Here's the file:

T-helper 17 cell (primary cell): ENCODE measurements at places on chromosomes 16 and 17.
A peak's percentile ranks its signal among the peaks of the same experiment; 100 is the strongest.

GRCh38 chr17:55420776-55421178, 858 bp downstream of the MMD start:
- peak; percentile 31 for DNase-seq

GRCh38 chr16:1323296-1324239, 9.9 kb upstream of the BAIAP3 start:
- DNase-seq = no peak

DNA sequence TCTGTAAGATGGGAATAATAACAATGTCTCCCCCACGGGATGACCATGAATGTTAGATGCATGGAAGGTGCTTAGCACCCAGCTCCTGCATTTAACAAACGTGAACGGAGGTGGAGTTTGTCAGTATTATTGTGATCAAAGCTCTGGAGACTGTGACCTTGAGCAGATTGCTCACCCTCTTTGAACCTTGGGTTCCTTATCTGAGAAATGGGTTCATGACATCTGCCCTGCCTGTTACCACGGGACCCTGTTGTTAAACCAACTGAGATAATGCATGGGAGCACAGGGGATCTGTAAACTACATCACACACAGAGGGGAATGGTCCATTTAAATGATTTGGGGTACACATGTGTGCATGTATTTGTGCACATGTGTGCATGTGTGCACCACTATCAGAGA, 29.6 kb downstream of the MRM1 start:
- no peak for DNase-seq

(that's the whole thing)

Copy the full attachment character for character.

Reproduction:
T-helper 17 cell (primary cell): ENCODE measurements at places on chromosomes 16 and 17.
A peak's percentile ranks its signal among the peaks of the same experiment; 100 is the strongest.

GRCh38 chr17:55420776-55421178, 858 bp downstream of the MMD start:
- peak; percentile 31 for DNase-seq

GRCh38 chr16:1323296-1324239, 9.9 kb upstream of the BAIAP3 start:
- DNase-seq = no peak

DNA sequence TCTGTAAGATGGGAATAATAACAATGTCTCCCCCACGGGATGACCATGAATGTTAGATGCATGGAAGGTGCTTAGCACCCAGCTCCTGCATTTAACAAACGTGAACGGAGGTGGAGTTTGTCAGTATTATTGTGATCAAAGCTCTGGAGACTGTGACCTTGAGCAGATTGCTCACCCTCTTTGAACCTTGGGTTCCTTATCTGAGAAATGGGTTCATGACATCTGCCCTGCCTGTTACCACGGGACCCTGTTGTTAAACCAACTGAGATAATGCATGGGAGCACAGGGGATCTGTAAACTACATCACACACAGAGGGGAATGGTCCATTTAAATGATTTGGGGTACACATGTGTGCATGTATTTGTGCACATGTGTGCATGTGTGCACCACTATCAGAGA, 29.6 kb downstream of the MRM1 start:
- no peak for DNase-seq